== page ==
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Ann Arbor Culture:mecca

Ann Arbor Culture:mecca image Ann Arbor Culture:mecca image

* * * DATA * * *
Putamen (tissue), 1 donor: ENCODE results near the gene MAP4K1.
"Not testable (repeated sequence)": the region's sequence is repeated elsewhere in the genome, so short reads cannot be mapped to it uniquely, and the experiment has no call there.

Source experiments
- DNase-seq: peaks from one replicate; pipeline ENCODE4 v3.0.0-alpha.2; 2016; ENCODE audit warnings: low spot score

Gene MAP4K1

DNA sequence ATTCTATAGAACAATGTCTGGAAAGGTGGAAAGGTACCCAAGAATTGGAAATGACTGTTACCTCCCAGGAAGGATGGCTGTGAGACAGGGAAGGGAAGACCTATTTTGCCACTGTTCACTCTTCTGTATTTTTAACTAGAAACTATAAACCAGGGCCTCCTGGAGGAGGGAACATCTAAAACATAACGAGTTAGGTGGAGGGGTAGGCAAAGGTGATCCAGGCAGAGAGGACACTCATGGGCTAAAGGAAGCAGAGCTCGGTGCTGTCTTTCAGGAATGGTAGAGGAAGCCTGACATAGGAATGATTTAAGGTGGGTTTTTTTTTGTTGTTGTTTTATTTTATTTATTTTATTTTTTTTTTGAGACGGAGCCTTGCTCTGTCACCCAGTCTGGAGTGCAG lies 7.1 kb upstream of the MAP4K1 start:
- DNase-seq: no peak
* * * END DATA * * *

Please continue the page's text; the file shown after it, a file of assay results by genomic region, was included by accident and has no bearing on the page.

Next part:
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A number of times throughout theyear, residents and students in Ann Arbor, Ypsilanti and the surrounding área annually celébrate a variety of festivals, fairs, parades and people 's ga therings. These cultural highlights, in which thousands of people particípate, take place within a vibrant, ongoing cultural scene that exists year around, created and defended by the people who Uve and work here. They are a vital part of the annual Ufe ofthis community. Each festival and gathering is unique and significant on its own merits. But taken all together, as a whole, and woven into the fabric ofour daily Uves, they reflect the full spectrum ofour altemative culture as it has developed in Ann Arbor and similar fronts around the world. A nu Arbor's most popular, or "mass" arts are music and film. There is a healthy music scène fiere, with fine local bands closely linked with the community. There is a lot of live music; every night of the week, bars and clubs feature rock, blues, jazz and country western music, giving young musicians a chance to work where otherwise there would be none. National acts appear throughout the year, either in local bars and clubs, or else by University organizations like Daystar that use CrisIer Arena, HUI Auditorium, or other large University buildings. , The U of M student film co-ops are the major stimulus for Ann Arbor's high appreciation and interest in film. University auditoriums for theatres, the co-ops show first-rate films from around the world coveringa diversity which includes major first-run movies, experimental, avant garde, and international masterpieces, revolutionary Third . World films, and old classics of the A hé menean screen. WS The up-coming Ann Arbor Blues & Mm Jazz Festival, this year exiled to Wind sor, Ontario, and the Ann Arbor Film Festival have been intemationally acclaimed as magnificent cultural events. The Blues & Jazz Festival presen ts the fïnest in blues and jazz artists white the Film Festival i features the best work of jt penden 1 16 já$A makers from around the worid. The combined Ann Arbor StreetArt Fair and the Ann Arbor Free Art Fair, this town 's largest yearly event, attracted over 1 00,000 last July. The annual Community Parks Program free summer concerts, the yearly Ozone Parade and the Hash Festival are true people 's events, organized as alternative institutions that thousands particípate in. The Medieval Festival and The Festival of Life attract upwards to 2,000 people yearly. The Future Worlds Conference is organized by Uhiversity activists and presents workshops and programs in alternative living pattems for the future, during its yearly festival conference. These many festivals and gatherings bring together and magnify different elements of a basically progressive culture practiced by tens of thousands in this área alone. The existence and growth of this culture are a basic element in making Ann Arbor and its environs a highly active and advanced community. Significant legal and political battles have been fought and won over the right to hold some of these cultural events. And the battle goes on to this day, with the refusal of City Republicans to allow this year's Blues & Jazz Festival to happen in Ann Arbor. These battles for the right to practice a culture ultimatèly lead to a . struggle for con trol of our Uves, of this community, and the institutions that k affect us. It brings us to struggle to WL créate new institutions that meet our needs, like this newspaper, food co-ops, free clinics, day v and child care centers, farms, I etc. It leads us to struggle 1 and trans form ora t a least reform existing f institutions and use their resources h in whatever áí -y way m pos sible ' to build a Sr strong base y of altemative institutions c(ipable of ful Y l'nS he needs of our very different Uves. The cultural future of Arm Arbor is intimately bound up with its poli tical future. In order for Ann Arbor to be able to continue to flower and develop as a progressive cultural center, it will have to continue to develop as a radical and progressive political center, in order to make rapid advances politically it is necessary to rally and organize masses ofpeople. To do this it will be necessary to use our culture as a unifying focal point forstruggle. We must deferid the cultural institutions that our community has initiated while also working to gain political chut in the city and county government. What follows is a list ofsome of the more important cultural milestones: OZONE PARADE The OZONE PARADE usually takes place in October. It used to be the U of M Homecoming Parade, complete with Big 10 consciousness, pantyraids, jocks and a plastic queen. A few years ago the homecoming parade was used as a forum for mass protest against the war in SE Asia. The next year the University decided to cancel the parade, because of apathy towards the event and also to avoid the embarrassment of having the homecoming parade taken over by "undesireables" who tarnish the Big U's image in the eyes of the alumni and their corpora te money.When the University nixed the parade, local activists and other crazies formed the Ozone Centrifical Committee and put on a parade of unmatched scale and variety. It followed the same rout as the traditional homecoming parade but the Ozone Parade featured forty or so floats, fïfteen marching televisions, two ad hoc marching bands, a three-quarter-mile-long balloon, a white gorilla, a walking airplane, rock, blues and jazz bands, the Queen Mother of the Gross National Product, Commander Cody and His Lost Planet Airmen's bus, Honeysuckle Rose, and countless other weirdos. This year the Third Annual Ozone Parade will take place in October. ANN ARBOR FILM FESTIVAL For the past eleven years Ann Artor has been the location of the world's largest festival of sixteen millimeter films. Cinema Guild, a University of Michigan film society, and the.Dramatic Arts Center, a group ot artists and performers, sponsor this week long event that draws hundreds of underground films from all over. The Festival in effect continúes all year with a tour that circlestheatres and institutions around the country and a film series featuring selections by European and American distributors. The Festival broadens out to other forms of media with video screenings, costume theatre, art displays, and coordinated radio activities. You can watch for this festival in March. FUTURE VVORLDS CONFERENCEFESTIVAL This is the third year for the Future Worlds ConferenceFestival. Organized by students and faculty at the U of M, it offers a broad variety of views and analysis of the future. Buckminster Fuller, Ralph Nader, Hunter S. Thompson, and many more have been guest lecturers during its three days of happenings, workshops and multi-media presen tations designed to prepare us for the future. Watch for this conference in March orApril. ANN ARBOR HASH FESTIVAL The Hash Festival is sometimes called the Hash Bash. It takes place every April lst on the U of M diag. 5,000 people carne to the '73 Bash and openly toked hash and weed while a PA system kicked out the jams. The first Bash was organized spontaneously by the appearance of some anonymous leaflets announcing the Bash. April lst is sometimes election day in Ann Arbor; last year people voted in the $5 weed law and partied on the diag. Vote the Fools Out This April. THE FESTIVAL OF LIFE Next comes the Festival of Life. As many as 2,000 attend the Festival, an all day affair that begins with a sunrise meditation service in the Arb. There are feasts, music, workshops in meditation, tai-chi, yoga, dance, ástrology, palmistry, tarot, and much more Allen Ginsberg and other prophets of the new age have participated in this festival. i THE MEDIEVAL FESTIVAL The centuries-old tion of free outdoor theatre was first brought to Ann bor in 1969 with the first Medieval Festival. The .. fifth Festival was held this year which attracted 2,000 people. Medieval music and dance is interworked wiür medieval plays. The Festival is done by a hardworking group of twenty-five performers, costumers, and stage-builders. Money för the performances is raised by contributions f rom local businesses, organizations, and A . . ma is % a real H summer j highlight every August. ANN ARBOR STREET ART FAIR Each July for the past sixteen years the biggest event of the year is the Ann Arbor Street Fair. For the last two years the Fair has actually been two fairs. The highly commercialized Ann Arbor Street Art Fair, and the Ann Arbor Street Free Art Fair. Estima tes of up to 100,000 people attend the week-long fair. Booths filled with paintings, ceramics, sculpture, jewelry, and other arts and crafts line South and East University, Liberty, and State Streets. Merchants join in with outdoor sales of summer merchandise, and festivities aie capped by music, dance, and theatre-in-the-streets. FREE PARK CONCERTS The Ann Arbor Community Parks Program, featuring free music every Sunday throughout the summer, has just completed its eighth year of successful musical presentations. The weekiy concerts are held at Otis Spann Memorial Field, the former site of the Blues and Jazz Festival, where four bands play every week for about 3,000 people. The Free Park concerts are one of the oldest alternative cultural 1 stitutions in Ann Arbor, first organized in 1967 by local rock and roll mamáes and musicians. Ihe concerts are as near to'completely independent as possible under the present jfesjfc political conditions in Ann Arbor. Drug Help vides first aid and drug o.d. aid, the Children's ,00 ty Center provides child care during the concerts. The Psychedelic Rangers serve to keep order inside the Park so there is no need for uniformed pólice officers. An information booth is staffed by people from the SUN to coordínate rides, find lost children and generally help in the smooth running of the whole concert. In the past the City used to allocate money for the park concerts, to pay for the portable bathrooms, electricity, water, etc. This last year the City refused to give any money to the program, hoping that the whole thing would just die. But the community responded with great enthusiasm. Through donations, weekly bucket drives and a concert "tax" paid by the concessions the concerts were able to proceed as scheduled. Next June we can look forward to the ninth year of free summer concerts, hopefully'in a new, permanent location .